May 2, 2022

Pandemic Orphans: The Crisis Within the Crisis

Pandemic Orphans: The Crisis Within the Crisis

The COVID-19 pandemic has created another crisis with ripple effects that could last generations: Huge numbers of children have become orphans as a result of losing one or both parents, or a primary caretaker, to the virus.

Research shows that many of these orphaned children will struggle into adulthood, facing greater risk of drug use, dropping out of school, malnutrition, and mental health issues, including depression and suicide.

More than a million children worldwide have lost a mother, father, grandparent, or other caretaker to the coronavirus, according to global estimates by a team of researchers. In the U.S., more than 200,000 children have lost their primary caregiver during the pandemic. Parental death due to COVID-19 is now responsible for one out of every 12 orphans in America.

The scale of COVID-associated orphanhood is so large that experts are comparing it to the AIDS epidemic that ravaged sub-Saharan Africa in the 2000s and left millions of orphaned children in its wake.

This crisis within the crisis hits home for us at For The Children. We serve thousands of children and teens who are also living without parents. But most of these kids haven’t lost a parent due to a devastating illness like COVID-19. 

It’s a devastation of a different sort. 

We work with children in foster care who have experienced abuse and/or neglect—most often while under the care of their parents. As a result, they have been separated from their families for their own safety and placed into foster homes. 

While they may not be actual “orphans,” their reality is very similar to the children who have lost parents during the pandemic—except that these children have endured what we call family-induced childhood trauma, often for years. And they will experience many of the same struggles with drug use, mental health, academic achievement and employment that we see in orphaned children.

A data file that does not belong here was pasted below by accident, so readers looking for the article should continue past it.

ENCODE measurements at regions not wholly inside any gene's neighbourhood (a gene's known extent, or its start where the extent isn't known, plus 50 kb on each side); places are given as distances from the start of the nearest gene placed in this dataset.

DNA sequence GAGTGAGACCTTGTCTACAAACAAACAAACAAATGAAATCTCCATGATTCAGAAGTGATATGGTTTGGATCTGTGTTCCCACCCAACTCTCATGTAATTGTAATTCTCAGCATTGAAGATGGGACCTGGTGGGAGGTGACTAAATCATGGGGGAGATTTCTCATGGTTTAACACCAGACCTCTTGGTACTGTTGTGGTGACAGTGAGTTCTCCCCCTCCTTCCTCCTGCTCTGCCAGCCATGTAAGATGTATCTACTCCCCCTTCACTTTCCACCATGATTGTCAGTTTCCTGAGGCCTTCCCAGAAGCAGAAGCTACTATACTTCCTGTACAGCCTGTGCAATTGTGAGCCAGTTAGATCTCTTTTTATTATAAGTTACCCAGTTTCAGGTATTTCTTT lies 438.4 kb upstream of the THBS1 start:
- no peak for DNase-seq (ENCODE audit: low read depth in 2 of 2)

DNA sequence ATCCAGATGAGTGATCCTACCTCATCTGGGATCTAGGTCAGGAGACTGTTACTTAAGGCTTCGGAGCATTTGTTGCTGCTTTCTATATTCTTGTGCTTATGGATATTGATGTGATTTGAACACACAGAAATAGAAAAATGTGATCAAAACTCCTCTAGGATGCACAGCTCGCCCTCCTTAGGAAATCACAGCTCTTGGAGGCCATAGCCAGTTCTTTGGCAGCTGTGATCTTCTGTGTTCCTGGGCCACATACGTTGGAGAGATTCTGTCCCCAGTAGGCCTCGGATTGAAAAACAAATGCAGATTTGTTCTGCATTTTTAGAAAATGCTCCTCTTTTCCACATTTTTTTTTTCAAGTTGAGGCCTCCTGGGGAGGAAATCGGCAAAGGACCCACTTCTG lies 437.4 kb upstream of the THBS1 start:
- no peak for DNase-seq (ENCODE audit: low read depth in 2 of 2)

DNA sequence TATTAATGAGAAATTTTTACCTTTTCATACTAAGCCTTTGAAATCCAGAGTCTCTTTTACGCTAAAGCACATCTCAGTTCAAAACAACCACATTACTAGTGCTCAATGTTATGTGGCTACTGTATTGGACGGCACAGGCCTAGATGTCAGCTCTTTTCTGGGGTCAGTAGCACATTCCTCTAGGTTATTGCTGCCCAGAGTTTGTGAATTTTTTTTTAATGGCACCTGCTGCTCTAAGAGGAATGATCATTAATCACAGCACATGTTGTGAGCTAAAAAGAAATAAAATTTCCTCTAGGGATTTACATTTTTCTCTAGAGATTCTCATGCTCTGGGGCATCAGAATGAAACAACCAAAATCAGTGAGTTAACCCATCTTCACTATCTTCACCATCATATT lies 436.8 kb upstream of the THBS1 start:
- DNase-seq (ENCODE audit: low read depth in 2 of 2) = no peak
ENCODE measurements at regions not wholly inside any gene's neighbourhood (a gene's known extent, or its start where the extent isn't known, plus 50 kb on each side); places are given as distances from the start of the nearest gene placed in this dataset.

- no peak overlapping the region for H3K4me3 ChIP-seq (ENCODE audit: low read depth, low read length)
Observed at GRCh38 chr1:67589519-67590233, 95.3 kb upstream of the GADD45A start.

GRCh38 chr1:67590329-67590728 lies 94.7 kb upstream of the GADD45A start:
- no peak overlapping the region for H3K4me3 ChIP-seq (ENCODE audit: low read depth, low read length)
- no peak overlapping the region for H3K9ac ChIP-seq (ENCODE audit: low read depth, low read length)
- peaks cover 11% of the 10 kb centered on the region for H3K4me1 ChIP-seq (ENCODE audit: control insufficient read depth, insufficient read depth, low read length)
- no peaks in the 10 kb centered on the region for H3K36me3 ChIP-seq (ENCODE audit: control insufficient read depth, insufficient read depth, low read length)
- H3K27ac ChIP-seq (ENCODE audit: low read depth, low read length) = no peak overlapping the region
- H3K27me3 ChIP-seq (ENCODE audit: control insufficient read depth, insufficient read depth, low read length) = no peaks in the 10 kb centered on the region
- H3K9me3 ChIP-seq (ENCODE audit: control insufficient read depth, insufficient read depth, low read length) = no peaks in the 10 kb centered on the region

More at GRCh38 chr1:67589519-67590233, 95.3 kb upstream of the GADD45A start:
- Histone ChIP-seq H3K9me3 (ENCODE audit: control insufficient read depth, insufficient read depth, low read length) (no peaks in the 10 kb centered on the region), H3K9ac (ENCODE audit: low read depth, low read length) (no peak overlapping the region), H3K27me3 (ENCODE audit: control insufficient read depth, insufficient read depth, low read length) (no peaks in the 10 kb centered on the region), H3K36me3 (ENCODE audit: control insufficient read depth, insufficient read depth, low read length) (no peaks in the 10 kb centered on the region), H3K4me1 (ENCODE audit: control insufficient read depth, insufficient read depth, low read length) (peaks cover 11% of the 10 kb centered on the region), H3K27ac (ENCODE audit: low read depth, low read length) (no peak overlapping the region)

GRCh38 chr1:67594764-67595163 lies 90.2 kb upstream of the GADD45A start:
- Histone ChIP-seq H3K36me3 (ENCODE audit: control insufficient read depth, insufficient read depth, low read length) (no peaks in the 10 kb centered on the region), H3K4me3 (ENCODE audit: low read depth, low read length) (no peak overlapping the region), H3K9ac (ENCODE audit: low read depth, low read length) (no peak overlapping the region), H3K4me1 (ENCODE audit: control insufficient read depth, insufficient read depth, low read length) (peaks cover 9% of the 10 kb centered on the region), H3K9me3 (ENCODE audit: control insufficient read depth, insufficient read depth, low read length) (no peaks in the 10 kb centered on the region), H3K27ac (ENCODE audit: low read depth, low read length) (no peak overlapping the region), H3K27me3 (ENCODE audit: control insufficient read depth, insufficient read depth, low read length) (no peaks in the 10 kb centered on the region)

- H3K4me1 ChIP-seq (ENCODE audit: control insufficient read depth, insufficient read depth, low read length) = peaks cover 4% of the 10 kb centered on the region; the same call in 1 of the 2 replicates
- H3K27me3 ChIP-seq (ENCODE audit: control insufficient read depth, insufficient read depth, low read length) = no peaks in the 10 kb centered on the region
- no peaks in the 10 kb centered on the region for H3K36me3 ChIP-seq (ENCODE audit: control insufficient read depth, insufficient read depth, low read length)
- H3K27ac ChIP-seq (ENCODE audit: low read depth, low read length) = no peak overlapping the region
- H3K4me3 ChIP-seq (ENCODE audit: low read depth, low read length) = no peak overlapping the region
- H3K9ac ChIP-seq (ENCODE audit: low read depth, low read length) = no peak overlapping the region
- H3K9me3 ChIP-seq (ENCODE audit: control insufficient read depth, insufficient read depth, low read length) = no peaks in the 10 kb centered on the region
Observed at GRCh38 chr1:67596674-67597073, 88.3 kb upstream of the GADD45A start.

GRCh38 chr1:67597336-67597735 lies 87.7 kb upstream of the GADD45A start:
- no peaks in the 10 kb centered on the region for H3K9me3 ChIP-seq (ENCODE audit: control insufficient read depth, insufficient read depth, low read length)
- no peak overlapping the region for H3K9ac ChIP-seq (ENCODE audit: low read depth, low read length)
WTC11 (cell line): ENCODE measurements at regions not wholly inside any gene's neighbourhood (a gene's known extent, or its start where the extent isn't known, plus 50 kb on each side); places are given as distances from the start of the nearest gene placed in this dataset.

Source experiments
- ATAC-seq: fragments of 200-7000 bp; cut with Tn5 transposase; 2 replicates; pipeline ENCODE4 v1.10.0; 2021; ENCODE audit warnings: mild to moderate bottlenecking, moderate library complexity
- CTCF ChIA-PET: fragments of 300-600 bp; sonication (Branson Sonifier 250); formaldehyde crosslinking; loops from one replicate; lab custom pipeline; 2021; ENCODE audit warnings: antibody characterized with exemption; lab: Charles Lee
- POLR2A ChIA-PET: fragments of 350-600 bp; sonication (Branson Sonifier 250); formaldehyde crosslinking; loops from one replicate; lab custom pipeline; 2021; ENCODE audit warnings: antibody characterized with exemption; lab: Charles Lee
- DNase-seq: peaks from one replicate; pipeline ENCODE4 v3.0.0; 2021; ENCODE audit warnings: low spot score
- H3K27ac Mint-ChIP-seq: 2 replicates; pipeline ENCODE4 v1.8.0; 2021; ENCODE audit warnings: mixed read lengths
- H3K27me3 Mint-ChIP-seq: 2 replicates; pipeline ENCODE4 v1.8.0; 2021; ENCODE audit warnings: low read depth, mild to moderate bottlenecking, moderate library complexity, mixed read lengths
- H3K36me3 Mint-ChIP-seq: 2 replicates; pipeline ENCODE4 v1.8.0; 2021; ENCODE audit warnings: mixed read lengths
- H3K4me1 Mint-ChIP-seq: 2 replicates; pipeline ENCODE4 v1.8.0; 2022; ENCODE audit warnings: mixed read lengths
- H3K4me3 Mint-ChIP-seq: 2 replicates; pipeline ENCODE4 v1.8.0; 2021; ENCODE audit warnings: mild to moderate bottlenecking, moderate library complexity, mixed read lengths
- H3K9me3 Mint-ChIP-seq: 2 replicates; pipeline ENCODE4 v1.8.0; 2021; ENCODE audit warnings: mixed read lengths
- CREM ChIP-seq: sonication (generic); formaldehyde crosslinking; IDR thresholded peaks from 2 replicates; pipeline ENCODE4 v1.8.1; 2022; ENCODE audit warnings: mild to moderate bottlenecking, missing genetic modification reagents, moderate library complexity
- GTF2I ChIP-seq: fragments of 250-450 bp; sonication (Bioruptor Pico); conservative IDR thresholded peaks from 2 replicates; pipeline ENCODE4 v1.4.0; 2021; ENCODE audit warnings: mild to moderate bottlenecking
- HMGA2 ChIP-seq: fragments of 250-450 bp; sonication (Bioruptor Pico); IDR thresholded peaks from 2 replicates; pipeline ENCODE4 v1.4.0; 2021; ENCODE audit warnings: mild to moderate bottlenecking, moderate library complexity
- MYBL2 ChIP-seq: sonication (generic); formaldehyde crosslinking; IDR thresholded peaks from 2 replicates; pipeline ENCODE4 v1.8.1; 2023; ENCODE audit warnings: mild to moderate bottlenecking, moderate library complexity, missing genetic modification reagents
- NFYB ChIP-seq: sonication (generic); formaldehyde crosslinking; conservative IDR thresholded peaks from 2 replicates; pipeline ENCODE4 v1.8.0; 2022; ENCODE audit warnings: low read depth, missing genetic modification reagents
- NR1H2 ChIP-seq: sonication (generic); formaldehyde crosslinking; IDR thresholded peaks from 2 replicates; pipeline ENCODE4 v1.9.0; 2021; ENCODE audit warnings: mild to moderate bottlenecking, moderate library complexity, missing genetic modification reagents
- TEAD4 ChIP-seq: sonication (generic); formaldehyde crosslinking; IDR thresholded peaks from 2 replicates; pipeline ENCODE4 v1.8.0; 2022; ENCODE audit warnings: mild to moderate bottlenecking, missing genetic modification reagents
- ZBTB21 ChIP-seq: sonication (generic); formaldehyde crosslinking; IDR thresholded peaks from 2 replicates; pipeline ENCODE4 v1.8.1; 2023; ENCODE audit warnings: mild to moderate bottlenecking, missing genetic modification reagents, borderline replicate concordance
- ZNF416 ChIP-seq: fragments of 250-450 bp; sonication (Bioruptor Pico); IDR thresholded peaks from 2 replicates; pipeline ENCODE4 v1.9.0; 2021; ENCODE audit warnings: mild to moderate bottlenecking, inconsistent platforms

Similarly, the pandemic also created a perfect storm for these children. With schools closed nationwide at the height of the COVID crisis, millions of kids were left to fend for themselves without the supervision of teachers, coaches, counselors and other authority figures who are mandated by law to report signs of child abuse. Stay-at-home orders forced many children to spend more time with their abusers in an atmosphere of greater economic stress and uncertainty.

As a result, physical abuse of school-aged kids tripled during the pandemic. The most common injury identified was head injury, followed by a mix of chest, abdomen, extremity and burn injuries. The most common perpetrators were parents.

Just like enduring the catastrophic loss of a parent, this kind of relational trauma has insidious psychological effects including complex PTSD, depression, and a profound mistrust in adults.

But there’s hope for these children. Years of research has shown that children who face trauma early in life can be healed by providing an environment that is stable, safe, and nurturing. They need adults in their lives that can consistently provide loving attention while modeling healthy relationships. 

That’s where we come in. For The Children builds bridges between organizations of faith and children in foster care. Studies show that faith has a marked beneficial effect on both physical and psychological healing. By partnering with local churches, we are able to tap into the stability, tolerance for crisis, and supportive community that faith engenders.

We train our volunteers and staff to use the Trust Based Relational Intervention (TBRI) method. TBRI is a proven method for demonstrating to vulnerable and often traumatized children in foster care that their physical and emotional needs can be met. We are drawn to the TBRI method in part because it was developed at a summer camp not unlike our own Royal Family KIDS Camps, where we provide a transformational experience for abused and neglected children.

Over 150,000 children have participated in our mentoring and camp programs, and that number increases every year. Through over 250 chapters across the U.S. and globe, we provide unconditional love, hope and safety for children who might otherwise face a lifetime of mental, emotional and physical challenges.

Will you join us in this cause? We are currently raising $10,000 to support the psychological well-being of 10,000 of the most vulnerable children in foster care. Donate today to help us break the endless cycle of trauma.

Please also consider becoming a volunteer or mentor, or starting an FTC chapter in your community.

All FTC chapters meet our international accreditation safety and compliance standards. 

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